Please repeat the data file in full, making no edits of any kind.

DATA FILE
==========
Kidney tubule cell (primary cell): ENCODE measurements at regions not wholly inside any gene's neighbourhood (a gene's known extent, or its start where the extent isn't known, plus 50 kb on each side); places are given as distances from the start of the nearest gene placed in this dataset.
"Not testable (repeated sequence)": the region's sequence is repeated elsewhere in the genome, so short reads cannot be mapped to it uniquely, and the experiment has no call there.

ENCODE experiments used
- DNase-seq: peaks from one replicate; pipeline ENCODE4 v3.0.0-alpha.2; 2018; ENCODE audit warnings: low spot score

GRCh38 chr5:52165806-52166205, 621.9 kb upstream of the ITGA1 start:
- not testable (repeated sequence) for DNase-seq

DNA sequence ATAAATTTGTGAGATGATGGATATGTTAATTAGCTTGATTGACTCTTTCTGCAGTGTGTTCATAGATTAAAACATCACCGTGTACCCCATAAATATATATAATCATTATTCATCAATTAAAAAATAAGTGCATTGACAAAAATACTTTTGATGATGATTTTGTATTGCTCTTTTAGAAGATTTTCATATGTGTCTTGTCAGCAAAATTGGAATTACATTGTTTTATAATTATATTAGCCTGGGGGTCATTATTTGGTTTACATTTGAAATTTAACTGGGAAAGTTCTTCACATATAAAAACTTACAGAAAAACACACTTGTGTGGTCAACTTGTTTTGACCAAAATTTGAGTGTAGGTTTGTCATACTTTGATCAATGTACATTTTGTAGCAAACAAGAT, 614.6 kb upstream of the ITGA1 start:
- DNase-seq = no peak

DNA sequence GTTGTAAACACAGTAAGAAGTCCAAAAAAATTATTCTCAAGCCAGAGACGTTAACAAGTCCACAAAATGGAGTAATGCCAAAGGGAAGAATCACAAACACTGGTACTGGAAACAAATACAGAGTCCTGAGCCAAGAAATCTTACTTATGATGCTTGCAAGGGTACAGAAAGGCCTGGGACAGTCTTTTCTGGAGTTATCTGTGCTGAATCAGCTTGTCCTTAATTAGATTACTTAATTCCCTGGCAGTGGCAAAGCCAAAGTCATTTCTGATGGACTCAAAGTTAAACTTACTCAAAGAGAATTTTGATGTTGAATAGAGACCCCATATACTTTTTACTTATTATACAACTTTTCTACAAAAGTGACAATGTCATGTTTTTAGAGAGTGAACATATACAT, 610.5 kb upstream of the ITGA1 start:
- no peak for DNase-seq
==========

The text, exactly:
Kidney tubule cell (primary cell): ENCODE measurements at regions not wholly inside any gene's neighbourhood (a gene's known extent, or its start where the extent isn't known, plus 50 kb on each side); places are given as distances from the start of the nearest gene placed in this dataset.
"Not testable (repeated sequence)": the region's sequence is repeated elsewhere in the genome, so short reads cannot be mapped to it uniquely, and the experiment has no call there.

ENCODE experiments used
- DNase-seq: peaks from one replicate; pipeline ENCODE4 v3.0.0-alpha.2; 2018; ENCODE audit warnings: low spot score

GRCh38 chr5:52165806-52166205, 621.9 kb upstream of the ITGA1 start:
- not testable (repeated sequence) for DNase-seq

DNA sequence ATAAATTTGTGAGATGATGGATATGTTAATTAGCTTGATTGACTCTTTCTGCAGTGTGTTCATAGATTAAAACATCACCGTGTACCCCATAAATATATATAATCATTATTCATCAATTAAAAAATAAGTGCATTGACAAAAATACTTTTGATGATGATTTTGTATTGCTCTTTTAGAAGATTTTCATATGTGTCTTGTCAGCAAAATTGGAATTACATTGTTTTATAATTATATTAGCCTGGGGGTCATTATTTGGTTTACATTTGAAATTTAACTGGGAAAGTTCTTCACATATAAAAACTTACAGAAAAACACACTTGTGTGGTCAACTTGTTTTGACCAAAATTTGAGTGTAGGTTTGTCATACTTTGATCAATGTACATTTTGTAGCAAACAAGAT, 614.6 kb upstream of the ITGA1 start:
- DNase-seq = no peak

DNA sequence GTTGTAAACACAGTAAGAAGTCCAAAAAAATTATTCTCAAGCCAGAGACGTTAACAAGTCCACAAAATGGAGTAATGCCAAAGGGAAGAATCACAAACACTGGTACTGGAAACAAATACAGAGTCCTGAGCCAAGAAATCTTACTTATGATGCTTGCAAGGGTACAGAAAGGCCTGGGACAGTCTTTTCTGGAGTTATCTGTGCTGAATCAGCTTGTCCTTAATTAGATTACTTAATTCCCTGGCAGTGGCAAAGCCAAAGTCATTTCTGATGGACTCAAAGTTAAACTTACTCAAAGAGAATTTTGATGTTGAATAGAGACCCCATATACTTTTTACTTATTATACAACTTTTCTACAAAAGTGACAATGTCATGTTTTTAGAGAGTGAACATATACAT, 610.5 kb upstream of the ITGA1 start:
- no peak for DNase-seq